A year after a Nigerian man allegedly tried to blow up a Detroit-bound airliner, officials say they have made it easier to add individuals' names to a terrorist watch list and improved the government's ability to thwart an attack in the United States.The failure to put Umar Farouk Abdulmutallab on the watch list last year renewed concerns that the government's system to screen out potential terrorists was flawed. Even though Abdulmutallab's father had told U.S. officials of his son's radicalization in Yemen, government rules dictated that a single-source tip was insufficient to include a person's name on the watch list.Since then, senior counterterrorism officials say they have altered their criteria so that a single-source tip, as long as it is deemed credible, can lead to a name being placed on the watch list.The government's master watch list is one of roughly a dozen lists, or databases, used by counterterrorism officials. Officials have periodically adjusted the criteria used to maintain it.But civil liberties groups argue that the government's new criteria, which went into effect over the summer, have made it even more likely that individuals who pose no threat will be swept up in the nation's security apparatus, leading to potential violations of their privacy and making it difficult for them to travel."They are secret lists with no way for people to petition to get off or even to know if they're on," said Chris Calabrese, legislative counsel for the American Civil Liberties Union.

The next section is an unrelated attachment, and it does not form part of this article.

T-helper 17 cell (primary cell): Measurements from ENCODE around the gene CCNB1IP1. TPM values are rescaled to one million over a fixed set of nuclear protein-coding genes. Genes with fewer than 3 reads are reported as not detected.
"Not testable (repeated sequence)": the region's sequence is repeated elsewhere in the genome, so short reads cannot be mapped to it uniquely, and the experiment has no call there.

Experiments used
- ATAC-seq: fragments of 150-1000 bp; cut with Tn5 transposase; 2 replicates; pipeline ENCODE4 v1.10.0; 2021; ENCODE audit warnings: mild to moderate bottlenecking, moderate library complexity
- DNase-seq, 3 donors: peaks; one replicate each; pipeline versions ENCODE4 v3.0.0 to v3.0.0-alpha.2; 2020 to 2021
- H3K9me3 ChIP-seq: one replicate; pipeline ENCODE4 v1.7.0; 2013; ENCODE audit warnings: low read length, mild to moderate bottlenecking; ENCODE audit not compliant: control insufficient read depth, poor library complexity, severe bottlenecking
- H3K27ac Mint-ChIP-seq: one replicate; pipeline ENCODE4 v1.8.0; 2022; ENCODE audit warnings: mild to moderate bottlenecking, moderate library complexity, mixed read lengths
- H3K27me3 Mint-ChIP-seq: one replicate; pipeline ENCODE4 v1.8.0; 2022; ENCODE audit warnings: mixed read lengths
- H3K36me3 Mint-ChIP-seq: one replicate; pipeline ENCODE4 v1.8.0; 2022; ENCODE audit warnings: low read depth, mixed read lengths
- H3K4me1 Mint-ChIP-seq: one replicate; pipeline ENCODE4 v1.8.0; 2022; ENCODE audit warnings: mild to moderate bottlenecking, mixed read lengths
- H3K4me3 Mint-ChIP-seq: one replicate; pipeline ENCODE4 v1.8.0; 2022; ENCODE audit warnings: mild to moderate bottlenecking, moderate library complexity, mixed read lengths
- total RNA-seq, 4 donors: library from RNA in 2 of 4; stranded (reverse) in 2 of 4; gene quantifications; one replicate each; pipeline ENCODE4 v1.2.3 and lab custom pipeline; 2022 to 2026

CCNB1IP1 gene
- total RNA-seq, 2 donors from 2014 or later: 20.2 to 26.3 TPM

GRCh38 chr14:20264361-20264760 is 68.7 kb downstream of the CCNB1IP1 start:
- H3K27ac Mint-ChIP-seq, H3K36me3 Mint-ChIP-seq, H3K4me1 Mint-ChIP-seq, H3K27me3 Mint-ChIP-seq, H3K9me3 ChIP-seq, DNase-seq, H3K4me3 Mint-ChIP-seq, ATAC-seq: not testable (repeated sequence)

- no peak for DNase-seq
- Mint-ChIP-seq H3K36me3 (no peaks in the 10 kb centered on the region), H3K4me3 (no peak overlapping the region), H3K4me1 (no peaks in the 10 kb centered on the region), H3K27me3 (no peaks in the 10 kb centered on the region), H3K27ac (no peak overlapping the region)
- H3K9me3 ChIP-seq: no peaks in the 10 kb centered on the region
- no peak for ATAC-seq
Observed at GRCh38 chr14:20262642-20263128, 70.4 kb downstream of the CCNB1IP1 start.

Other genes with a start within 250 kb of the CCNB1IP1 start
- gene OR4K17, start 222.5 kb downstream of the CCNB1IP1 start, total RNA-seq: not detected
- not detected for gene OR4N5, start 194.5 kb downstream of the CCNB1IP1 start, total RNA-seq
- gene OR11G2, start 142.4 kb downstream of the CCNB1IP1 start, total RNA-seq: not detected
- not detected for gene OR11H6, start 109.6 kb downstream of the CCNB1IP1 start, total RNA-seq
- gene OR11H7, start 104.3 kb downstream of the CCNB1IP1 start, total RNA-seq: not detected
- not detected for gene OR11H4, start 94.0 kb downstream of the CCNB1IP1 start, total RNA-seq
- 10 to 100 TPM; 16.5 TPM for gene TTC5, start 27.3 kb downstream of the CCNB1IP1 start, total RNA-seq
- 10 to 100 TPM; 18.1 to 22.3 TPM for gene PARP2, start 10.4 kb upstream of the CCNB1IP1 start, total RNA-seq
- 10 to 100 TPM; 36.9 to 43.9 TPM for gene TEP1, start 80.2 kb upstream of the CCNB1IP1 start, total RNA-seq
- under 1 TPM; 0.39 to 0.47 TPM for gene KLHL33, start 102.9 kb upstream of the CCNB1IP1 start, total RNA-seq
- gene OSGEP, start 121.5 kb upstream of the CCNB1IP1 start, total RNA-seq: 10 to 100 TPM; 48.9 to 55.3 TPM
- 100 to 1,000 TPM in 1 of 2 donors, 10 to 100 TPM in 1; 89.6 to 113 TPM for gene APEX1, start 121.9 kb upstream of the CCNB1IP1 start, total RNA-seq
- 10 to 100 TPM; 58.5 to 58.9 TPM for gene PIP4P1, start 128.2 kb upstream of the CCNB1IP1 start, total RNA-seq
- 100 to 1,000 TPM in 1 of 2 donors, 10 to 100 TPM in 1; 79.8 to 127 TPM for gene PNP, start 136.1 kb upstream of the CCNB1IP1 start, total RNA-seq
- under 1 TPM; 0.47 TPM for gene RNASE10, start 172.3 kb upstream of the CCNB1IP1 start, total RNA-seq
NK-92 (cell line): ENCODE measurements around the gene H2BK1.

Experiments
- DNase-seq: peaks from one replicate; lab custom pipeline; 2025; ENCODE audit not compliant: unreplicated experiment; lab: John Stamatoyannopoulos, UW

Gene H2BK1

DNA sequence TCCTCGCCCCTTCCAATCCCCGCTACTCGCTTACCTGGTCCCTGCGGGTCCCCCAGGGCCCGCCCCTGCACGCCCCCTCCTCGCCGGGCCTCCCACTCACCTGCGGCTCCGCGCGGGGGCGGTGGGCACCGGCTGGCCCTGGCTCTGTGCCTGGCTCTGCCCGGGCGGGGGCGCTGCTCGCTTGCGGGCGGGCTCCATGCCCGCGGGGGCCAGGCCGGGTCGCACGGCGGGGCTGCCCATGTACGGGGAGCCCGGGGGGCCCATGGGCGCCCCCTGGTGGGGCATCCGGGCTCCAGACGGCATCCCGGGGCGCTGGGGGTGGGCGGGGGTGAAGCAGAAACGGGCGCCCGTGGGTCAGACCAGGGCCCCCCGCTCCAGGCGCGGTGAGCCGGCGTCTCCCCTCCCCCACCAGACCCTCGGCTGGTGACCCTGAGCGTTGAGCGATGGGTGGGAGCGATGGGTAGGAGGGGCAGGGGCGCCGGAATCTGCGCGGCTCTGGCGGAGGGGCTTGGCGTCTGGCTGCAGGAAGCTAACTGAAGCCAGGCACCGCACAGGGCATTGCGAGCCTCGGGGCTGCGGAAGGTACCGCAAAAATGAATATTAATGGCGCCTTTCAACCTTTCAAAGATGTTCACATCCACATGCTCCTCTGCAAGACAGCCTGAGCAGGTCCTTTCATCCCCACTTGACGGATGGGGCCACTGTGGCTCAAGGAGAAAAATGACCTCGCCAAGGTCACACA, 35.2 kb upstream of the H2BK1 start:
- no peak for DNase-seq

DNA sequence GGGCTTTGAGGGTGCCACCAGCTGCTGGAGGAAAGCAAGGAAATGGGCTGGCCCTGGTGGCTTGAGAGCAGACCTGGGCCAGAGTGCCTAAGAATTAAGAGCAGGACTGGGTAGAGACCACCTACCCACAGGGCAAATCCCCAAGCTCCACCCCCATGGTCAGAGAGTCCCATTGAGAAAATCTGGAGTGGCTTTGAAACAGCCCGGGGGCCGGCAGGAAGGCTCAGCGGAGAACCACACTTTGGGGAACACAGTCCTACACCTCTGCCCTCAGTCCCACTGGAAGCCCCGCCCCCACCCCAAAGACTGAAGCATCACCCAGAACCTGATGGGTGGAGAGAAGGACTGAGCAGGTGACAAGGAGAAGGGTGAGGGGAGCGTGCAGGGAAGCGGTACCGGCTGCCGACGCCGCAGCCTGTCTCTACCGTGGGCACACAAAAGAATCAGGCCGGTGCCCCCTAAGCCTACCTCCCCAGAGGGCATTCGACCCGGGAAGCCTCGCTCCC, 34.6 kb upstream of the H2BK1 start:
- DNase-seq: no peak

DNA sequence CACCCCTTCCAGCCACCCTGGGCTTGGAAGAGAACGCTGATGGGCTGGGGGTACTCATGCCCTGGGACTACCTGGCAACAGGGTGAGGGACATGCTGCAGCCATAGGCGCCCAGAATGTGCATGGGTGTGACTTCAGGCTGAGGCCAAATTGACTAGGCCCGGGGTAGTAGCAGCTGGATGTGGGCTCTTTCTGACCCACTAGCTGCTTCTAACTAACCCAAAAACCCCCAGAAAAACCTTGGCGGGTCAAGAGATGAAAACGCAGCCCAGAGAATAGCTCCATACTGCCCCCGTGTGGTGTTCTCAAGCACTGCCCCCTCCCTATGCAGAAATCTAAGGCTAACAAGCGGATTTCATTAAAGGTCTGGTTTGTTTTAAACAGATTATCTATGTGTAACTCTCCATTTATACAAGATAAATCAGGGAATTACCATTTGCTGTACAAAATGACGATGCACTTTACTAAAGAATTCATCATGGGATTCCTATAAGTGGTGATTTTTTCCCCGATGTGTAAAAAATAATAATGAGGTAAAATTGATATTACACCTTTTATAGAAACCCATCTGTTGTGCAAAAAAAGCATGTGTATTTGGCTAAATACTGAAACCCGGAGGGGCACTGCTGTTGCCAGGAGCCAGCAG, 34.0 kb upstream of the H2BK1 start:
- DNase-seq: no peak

Saturday, January 1, 2011
From Ellen Nakashima of The Washington Post on Dec. 29: